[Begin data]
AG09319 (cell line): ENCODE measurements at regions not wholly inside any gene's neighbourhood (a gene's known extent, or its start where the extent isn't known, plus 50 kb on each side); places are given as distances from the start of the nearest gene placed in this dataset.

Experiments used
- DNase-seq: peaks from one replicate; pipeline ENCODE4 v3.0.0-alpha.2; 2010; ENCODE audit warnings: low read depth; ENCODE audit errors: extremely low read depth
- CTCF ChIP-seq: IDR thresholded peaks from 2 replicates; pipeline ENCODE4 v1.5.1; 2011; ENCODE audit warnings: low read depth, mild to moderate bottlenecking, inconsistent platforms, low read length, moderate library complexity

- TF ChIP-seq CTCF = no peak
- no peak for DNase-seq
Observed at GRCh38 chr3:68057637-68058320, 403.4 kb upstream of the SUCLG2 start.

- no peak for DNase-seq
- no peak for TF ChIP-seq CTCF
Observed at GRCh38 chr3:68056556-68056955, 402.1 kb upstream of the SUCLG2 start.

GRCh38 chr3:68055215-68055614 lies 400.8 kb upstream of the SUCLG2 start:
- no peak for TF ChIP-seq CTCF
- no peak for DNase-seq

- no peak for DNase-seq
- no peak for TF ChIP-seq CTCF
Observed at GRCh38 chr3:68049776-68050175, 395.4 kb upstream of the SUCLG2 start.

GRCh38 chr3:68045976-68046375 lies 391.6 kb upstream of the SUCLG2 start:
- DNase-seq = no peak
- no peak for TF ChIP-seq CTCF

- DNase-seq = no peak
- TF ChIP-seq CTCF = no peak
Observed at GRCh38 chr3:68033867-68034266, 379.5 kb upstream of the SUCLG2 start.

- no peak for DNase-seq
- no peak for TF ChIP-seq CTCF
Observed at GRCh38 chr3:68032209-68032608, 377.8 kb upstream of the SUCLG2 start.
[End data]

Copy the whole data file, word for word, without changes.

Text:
AG09319 (cell line): ENCODE measurements at regions not wholly inside any gene's neighbourhood (a gene's known extent, or its start where the extent isn't known, plus 50 kb on each side); places are given as distances from the start of the nearest gene placed in this dataset.

Experiments used
- DNase-seq: peaks from one replicate; pipeline ENCODE4 v3.0.0-alpha.2; 2010; ENCODE audit warnings: low read depth; ENCODE audit errors: extremely low read depth
- CTCF ChIP-seq: IDR thresholded peaks from 2 replicates; pipeline ENCODE4 v1.5.1; 2011; ENCODE audit warnings: low read depth, mild to moderate bottlenecking, inconsistent platforms, low read length, moderate library complexity

- TF ChIP-seq CTCF = no peak
- no peak for DNase-seq
Observed at GRCh38 chr3:68057637-68058320, 403.4 kb upstream of the SUCLG2 start.

- no peak for DNase-seq
- no peak for TF ChIP-seq CTCF
Observed at GRCh38 chr3:68056556-68056955, 402.1 kb upstream of the SUCLG2 start.

GRCh38 chr3:68055215-68055614 lies 400.8 kb upstream of the SUCLG2 start:
- no peak for TF ChIP-seq CTCF
- no peak for DNase-seq

- no peak for DNase-seq
- no peak for TF ChIP-seq CTCF
Observed at GRCh38 chr3:68049776-68050175, 395.4 kb upstream of the SUCLG2 start.

GRCh38 chr3:68045976-68046375 lies 391.6 kb upstream of the SUCLG2 start:
- DNase-seq = no peak
- no peak for TF ChIP-seq CTCF

- DNase-seq = no peak
- TF ChIP-seq CTCF = no peak
Observed at GRCh38 chr3:68033867-68034266, 379.5 kb upstream of the SUCLG2 start.

- no peak for DNase-seq
- no peak for TF ChIP-seq CTCF
Observed at GRCh38 chr3:68032209-68032608, 377.8 kb upstream of the SUCLG2 start.